We explain why in light of the dividend drought that has emerged over the past couple of months the 'natural yield' strategy for retirement income is losing its appeal.
Income drawdown investors face a perennial dilemma as to how much they can safely draw from their pension pot without eroding the capital. For decades the answer has been simply to take the natural income generated by the underlying investments.
But following the global dividend drought that has emerged over the past couple of months as businesses have responded to the coronavirus crisis, the strategy is losing its appeal.
Dividend cuts have seen capital values fall – in some cases notably. As a result, fund managers with an income mandate have struggled to protect capital, particularly those investing solely in the UK. Since the start of the year (to 9 June), the average fund in the UK equity income sector is down 17.6%. However, in contrast, global equity income funds have fared much better, with the average fund showing a loss of 4.4%.
Abraham Okusanya, a chartered financial planner and chartered wealth manager who has written extensively on why the natural yield strategy is unsuitable for retirees (including a book titled Beyond The 4% Rule), explains: “A natural yield retirement income approach fails you at the exact point you need it to hold up — in severe market conditions.”
As a result, the problem is twofold. Yields on income funds will decline, with the historic yield figure based on the past 12 months no longer reflecting reality. At the same time, capital will have shrunk in value. Both problems are exacerbated when, following a decline, capital is drawn to maintain the required level of income. This makes it much harder for the fund subsequently to recover back to its original value – a phenomenon known as pound-cost ravaging.
Yet despite these drawbacks, which were evident prior to the dividend drought, Okusanya notes that various investment professionals view natural yield as a superior strategy for retirement income. The stance, he adds, has been a puzzle in academic research for many years.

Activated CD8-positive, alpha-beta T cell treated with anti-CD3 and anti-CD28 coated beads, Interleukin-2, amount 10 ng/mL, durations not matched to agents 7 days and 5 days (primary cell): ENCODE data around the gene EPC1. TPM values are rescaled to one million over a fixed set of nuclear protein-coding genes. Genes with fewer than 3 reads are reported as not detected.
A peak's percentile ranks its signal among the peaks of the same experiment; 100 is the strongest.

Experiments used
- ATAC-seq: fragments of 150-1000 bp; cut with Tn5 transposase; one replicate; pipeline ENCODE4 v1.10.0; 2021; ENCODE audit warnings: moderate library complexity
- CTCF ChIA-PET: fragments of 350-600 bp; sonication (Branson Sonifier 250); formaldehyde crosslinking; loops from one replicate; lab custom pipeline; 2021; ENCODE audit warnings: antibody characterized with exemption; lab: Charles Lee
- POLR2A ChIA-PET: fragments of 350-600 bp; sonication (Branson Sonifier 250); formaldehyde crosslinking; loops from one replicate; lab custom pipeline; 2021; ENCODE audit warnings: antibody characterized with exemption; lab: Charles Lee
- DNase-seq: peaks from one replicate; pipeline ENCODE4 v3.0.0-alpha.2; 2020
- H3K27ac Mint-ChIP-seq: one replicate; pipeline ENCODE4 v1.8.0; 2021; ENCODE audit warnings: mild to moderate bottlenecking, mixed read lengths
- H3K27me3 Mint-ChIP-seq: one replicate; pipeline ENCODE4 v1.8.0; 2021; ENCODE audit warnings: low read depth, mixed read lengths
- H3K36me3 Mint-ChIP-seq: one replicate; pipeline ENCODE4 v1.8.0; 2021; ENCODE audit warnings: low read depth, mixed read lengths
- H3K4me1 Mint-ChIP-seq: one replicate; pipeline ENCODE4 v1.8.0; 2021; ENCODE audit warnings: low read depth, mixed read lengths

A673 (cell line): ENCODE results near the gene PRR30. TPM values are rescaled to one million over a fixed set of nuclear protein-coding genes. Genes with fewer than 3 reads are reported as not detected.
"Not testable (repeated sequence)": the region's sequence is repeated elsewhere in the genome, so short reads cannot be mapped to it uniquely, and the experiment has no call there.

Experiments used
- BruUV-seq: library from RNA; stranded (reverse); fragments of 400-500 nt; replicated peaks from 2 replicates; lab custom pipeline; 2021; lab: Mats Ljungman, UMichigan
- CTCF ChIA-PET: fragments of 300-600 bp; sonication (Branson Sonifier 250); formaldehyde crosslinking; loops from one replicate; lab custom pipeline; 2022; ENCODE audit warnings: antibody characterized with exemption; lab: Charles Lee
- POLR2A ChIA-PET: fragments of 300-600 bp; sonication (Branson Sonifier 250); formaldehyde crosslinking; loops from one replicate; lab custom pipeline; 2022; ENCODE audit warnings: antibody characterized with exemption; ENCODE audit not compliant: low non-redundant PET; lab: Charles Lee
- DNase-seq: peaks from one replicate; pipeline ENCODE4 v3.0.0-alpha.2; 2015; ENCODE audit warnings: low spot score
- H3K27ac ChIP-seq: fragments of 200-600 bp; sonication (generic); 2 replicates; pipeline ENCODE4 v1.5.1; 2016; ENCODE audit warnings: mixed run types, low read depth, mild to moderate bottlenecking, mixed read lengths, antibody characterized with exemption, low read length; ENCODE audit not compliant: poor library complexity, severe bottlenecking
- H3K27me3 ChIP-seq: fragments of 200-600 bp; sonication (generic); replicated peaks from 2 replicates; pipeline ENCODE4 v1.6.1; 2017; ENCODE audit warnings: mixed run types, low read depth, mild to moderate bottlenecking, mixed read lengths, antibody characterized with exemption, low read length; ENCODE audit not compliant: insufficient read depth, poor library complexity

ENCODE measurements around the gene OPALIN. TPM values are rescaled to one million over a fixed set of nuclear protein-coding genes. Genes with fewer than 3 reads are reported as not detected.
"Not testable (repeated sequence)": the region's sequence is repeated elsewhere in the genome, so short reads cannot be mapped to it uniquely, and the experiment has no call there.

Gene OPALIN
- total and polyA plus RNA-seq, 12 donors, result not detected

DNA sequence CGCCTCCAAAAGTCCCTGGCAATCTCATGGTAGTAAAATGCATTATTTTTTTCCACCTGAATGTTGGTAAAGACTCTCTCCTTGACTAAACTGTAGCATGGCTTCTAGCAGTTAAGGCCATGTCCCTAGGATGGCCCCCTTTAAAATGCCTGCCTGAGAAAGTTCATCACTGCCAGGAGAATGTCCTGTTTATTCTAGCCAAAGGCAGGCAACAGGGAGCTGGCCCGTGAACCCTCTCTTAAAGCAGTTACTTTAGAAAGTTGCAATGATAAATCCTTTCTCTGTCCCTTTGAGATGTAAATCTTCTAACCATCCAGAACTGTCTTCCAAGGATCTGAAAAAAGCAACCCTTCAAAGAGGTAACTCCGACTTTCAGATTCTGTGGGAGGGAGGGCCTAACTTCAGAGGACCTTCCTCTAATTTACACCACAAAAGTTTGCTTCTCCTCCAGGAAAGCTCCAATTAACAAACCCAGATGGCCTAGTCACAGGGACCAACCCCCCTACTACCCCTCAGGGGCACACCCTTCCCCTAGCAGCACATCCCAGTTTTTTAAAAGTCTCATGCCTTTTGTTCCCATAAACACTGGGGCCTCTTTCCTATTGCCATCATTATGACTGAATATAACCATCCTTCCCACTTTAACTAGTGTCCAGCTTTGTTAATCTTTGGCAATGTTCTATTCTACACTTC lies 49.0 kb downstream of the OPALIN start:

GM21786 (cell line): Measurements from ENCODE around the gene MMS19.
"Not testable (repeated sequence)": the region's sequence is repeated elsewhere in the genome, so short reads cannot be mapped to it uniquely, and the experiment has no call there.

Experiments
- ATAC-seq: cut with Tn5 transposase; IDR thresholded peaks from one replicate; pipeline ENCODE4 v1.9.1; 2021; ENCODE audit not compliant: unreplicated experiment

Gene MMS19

He adds: “Here’s the lesson: company boards don’t give a monkey’s about your retirement income. Dividend is a capital allocation decision. It shouldn’t matter to an investor whether return on equity investments is via capital growth or dividends.”
The same sentiment is echoed by Matthew Yeates, senior investment manager at Seven Investment Management. Yeates notes that the sharp dividend cuts expected in the UK and globally this year have blown apart the theory of relying on natural income in retirement.
He says the strategy is now at an end. “Globally, dividends are being cut heavily this year, and bond yields in the UK are also in negative territory. Anyone relying purely on dividends and bond coupons for income is now facing a big problem,” he adds.
“Assets that pay an income (e.g. when a stock pays a dividend) drop by the value of that dividend on the day that payment is made – so therefore the capital isn’t left intact at all. People often don’t realise this, simply because the size of the individual drop is so small.”
The solution to the problem of reliance on dividend and interest, and one that is more relevant than ever given the headwinds facing markets, is to stop splitting up capital growth and income, adds Yeates.
“Investors looking for a portfolio that maximises their chance of meeting their retirement spending needs should not view income assets and capital growth assets as separate things. It’s better to focus on the total return of portfolios. After all, income can be created by selling the proceeds of capital growth just as easily as from ‘natural’ dividend payments.” Bear in mind, however, that there will be trading costs in the sale of units or shares.
There are other faults with focusing purely in income, including the danger of being exposed to companies and bonds with high yields, which may ultimately prove to be unsustainable.
Tom Allsup, portfolio manager at wealth manager James Hambro & Partners, notes: “Limiting your investments only to companies with high income yields can risk sacrificing both the capital growth and the income. High yields are often a warning flag signalling that the income won’t be paid and, where that happens, capital erosion often follows behind.”
In addition, the investment universe is narrowed, which in turn increases concentration risk, as well as resulting in a lack of exposure to the world’s fastest-growing companies that do not pay dividends: Facebook, Amazon, Alphabet and Netflix.
Okusanya concludes: “A natural yield portfolio that excludes these companies misses out on potential growth. Since dividend payment is a capital allocation decision, one reason these companies don’t pay dividends is that they can deploy capital better than hand it back to investors.
“Excluding these companies from your portfolio increases portfolio concentration at the very least. At worst, it reduces potential return in the long term.”